Unless...do you still have your pieces of map? Can you fit all the continents together into a supercontinent with Westeros being furthest south but still connected to the spot that would eventually become Valyria? Remember how Quaithe said you must go east to go west? If Westeros was so far south it went north after the caldera went up, then it could still bear the brunt of a nuclear winter. Of course there are still the Others, but they could be separate. It's certainly easier to just go with the magic, since the series does have it, but working out a geographic and tectonic history of Planetos is more fun.

Share this post


Link to post
Share on other sites
Posted (edited)
5 hours ago, Lady Blizzardborn said:

Well, actually they aren't. The first Princess Daenerys died of the shivers, and several Targs died during the Great Spring Sickness. But the rumors did persist in-world. 

True... I'm just thinking of Septon Barth's remark in Fire and Blood, which only went as far as the regency. But wasn't the "shivers" to be considered a "magical disease"?

5 hours ago, Lady Blizzardborn said:

It's rather tangential to this thread but if the Last Hero was AA, it's possible that he couldn't live in Westeros anymore after the Long Night.

I actually don't think the Last Hero was AA. The Last Hero's sword broke, and LH's feat was something entirely else in nature. His heroics was reaching the CotF and making them allies. It was not LH who defeated the Others, but the Children's help given to the proto-NW already set up. While the FM and CotF had peace for several thousand years because of the Pact already, CotF and FM weren't allies yet. I'm more inclined to think LH was Brandon the Builder, for in order to persuade the CotF to help he would have needed to learn to talk True Tongue.

5 hours ago, Lady Blizzardborn said:

Just spit-balling of course but it would have been convenient if he lived in that part of the world and maybe left some kind of info the Valyrians later picked up and ran with.

But if he was AA, then I do like this idea.

5 hours ago, Lady Blizzardborn said:

Did the meteor also bring the Others? The series and the author are pretty clear that the Long Night was caused by them showing up. Nothing against nuclear winter, but it has to involve Westeros, per GRRM saying Westeros got the brunt of the Long Night because they are the continent furthest north. Remember that Dawn was forged from the heart of a fallen star, according to legend. If "star" means meteor, then that gives us a Westerosi history of being hit by ice rocks from the sky. Doesn't mean other places can't also be hit.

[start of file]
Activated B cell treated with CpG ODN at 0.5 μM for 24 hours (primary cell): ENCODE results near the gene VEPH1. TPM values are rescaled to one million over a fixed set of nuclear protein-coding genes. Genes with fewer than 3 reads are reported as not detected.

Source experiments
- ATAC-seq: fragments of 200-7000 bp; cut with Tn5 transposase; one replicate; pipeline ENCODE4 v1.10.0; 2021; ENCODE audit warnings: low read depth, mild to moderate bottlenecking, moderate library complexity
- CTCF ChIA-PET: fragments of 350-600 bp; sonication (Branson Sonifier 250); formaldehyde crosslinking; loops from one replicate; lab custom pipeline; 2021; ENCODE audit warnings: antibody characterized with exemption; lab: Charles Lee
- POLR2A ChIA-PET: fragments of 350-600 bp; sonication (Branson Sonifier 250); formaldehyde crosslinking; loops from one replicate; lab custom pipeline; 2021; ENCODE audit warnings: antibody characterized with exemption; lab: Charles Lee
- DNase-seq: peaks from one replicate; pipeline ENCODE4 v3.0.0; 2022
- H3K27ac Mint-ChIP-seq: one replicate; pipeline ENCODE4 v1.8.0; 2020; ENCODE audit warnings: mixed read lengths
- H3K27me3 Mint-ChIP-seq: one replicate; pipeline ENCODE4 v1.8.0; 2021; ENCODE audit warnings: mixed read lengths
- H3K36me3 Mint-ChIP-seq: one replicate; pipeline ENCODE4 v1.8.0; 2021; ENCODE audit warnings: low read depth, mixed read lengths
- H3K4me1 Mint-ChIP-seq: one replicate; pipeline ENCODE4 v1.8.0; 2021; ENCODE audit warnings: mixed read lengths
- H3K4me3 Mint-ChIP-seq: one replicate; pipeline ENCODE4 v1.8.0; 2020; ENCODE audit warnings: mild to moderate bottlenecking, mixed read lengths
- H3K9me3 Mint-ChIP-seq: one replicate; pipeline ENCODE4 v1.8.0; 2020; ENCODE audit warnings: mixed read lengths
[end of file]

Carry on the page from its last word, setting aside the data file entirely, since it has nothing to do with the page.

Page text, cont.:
That imo would have been a different meteor: the one that landed with lifeform building blocks from which the Others come from. And imo the Others existed prior to the Long Night, so that would be earlier. Children already lived in hidden tree villages (think of Will safely in the tree in the Prologue) and used obsidian before the FM arrived in Westeros (to defend themselves against Others). George is only clear about the fact that the Long Night was the first encounter the First Men had with the Others. I don't think they caused it though. Squabbling people had migrated already into the Lands of Always Winter by the time the Others became a threat.

A "falling star" = "meteor"... However, iron-meteorites would not cause a nuclear winter. It requires a different type of meteor, with atmosphere-entry size of >100 km to cause an "impact event". Nuclear winters are caused by a huge plume of dust, including the meteorite's. There would have been nothing left of the meteorite itself. Iron-meteorites can't cause a nuclear winter, since they're never that big upon entry, and their core obviously survives impact. Our own ancient history was shaped by 3 impact events. One (they haven't found the culprit yet) caused the breaking of Pangea and  a mass extinction that made the dinosaurs the new masters (the mass extinctionhappens a measly 1000 years before the breaking in our geographical timeline). Then a second one hit in what used to be the "heart of Pangea" (what is now the Gulf of Mexico; mind you the Gulf itself is NOT the crater) and caused the mass extinction of the dinosaurs. A third one, called the Altenin event, hit the deep ocean near Antarctica and Chili, and is linked to causing the ice age by disrupting the ice flows and supertsunamis depositing marine sediment and life along the Pacific shorelines.

5 hours ago, Lady Blizzardborn said:

An instant cataclysmic event is not likely to have formed the FF.

Well, impact events could cause a "volcanic plume" as the impact hits the crust and displaces sediment and magma layers.

5 hours ago, Lady Blizzardborn said: